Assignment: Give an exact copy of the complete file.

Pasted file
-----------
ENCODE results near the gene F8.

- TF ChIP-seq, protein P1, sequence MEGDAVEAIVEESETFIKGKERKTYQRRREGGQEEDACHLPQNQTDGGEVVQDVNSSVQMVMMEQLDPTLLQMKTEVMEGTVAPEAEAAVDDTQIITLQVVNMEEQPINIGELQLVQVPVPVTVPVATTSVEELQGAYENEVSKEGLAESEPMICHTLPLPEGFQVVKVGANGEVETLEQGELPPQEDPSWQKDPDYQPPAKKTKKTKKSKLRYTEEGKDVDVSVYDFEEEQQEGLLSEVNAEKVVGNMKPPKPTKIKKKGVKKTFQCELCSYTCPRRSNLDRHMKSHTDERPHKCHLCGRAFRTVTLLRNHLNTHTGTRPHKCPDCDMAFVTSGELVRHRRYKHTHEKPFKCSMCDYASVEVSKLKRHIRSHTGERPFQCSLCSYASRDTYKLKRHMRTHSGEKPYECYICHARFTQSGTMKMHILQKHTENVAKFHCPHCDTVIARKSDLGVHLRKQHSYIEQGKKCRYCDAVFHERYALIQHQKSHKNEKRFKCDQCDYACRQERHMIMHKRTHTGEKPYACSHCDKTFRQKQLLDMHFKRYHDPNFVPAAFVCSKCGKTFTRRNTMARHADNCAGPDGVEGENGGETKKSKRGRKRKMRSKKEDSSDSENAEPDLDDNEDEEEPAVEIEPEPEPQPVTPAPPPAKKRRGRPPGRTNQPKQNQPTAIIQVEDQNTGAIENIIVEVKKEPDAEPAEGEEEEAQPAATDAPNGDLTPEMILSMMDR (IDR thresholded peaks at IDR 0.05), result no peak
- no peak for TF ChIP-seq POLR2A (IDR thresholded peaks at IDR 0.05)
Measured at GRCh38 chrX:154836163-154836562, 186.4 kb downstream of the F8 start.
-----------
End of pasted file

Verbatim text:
ENCODE results near the gene F8.

- TF ChIP-seq, protein P1, sequence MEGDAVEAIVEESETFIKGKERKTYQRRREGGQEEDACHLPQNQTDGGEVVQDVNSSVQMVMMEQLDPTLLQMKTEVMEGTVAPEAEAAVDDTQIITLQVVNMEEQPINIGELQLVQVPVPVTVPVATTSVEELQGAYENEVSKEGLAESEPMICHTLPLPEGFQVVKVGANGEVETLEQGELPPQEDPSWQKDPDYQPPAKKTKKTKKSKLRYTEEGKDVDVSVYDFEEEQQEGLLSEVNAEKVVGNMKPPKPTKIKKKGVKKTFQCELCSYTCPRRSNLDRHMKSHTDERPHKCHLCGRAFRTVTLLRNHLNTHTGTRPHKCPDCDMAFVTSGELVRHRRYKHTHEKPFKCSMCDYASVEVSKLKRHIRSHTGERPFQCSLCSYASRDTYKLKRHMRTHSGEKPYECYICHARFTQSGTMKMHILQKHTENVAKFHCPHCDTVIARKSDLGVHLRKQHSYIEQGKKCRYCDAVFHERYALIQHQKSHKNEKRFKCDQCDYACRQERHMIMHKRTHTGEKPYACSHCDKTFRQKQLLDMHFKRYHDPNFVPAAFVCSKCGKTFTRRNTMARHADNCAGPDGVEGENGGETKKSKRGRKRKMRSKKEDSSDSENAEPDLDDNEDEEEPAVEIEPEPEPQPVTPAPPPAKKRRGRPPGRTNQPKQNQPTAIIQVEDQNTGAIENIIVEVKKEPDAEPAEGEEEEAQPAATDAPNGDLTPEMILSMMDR (IDR thresholded peaks at IDR 0.05), result no peak
- no peak for TF ChIP-seq POLR2A (IDR thresholded peaks at IDR 0.05)
Measured at GRCh38 chrX:154836163-154836562, 186.4 kb downstream of the F8 start.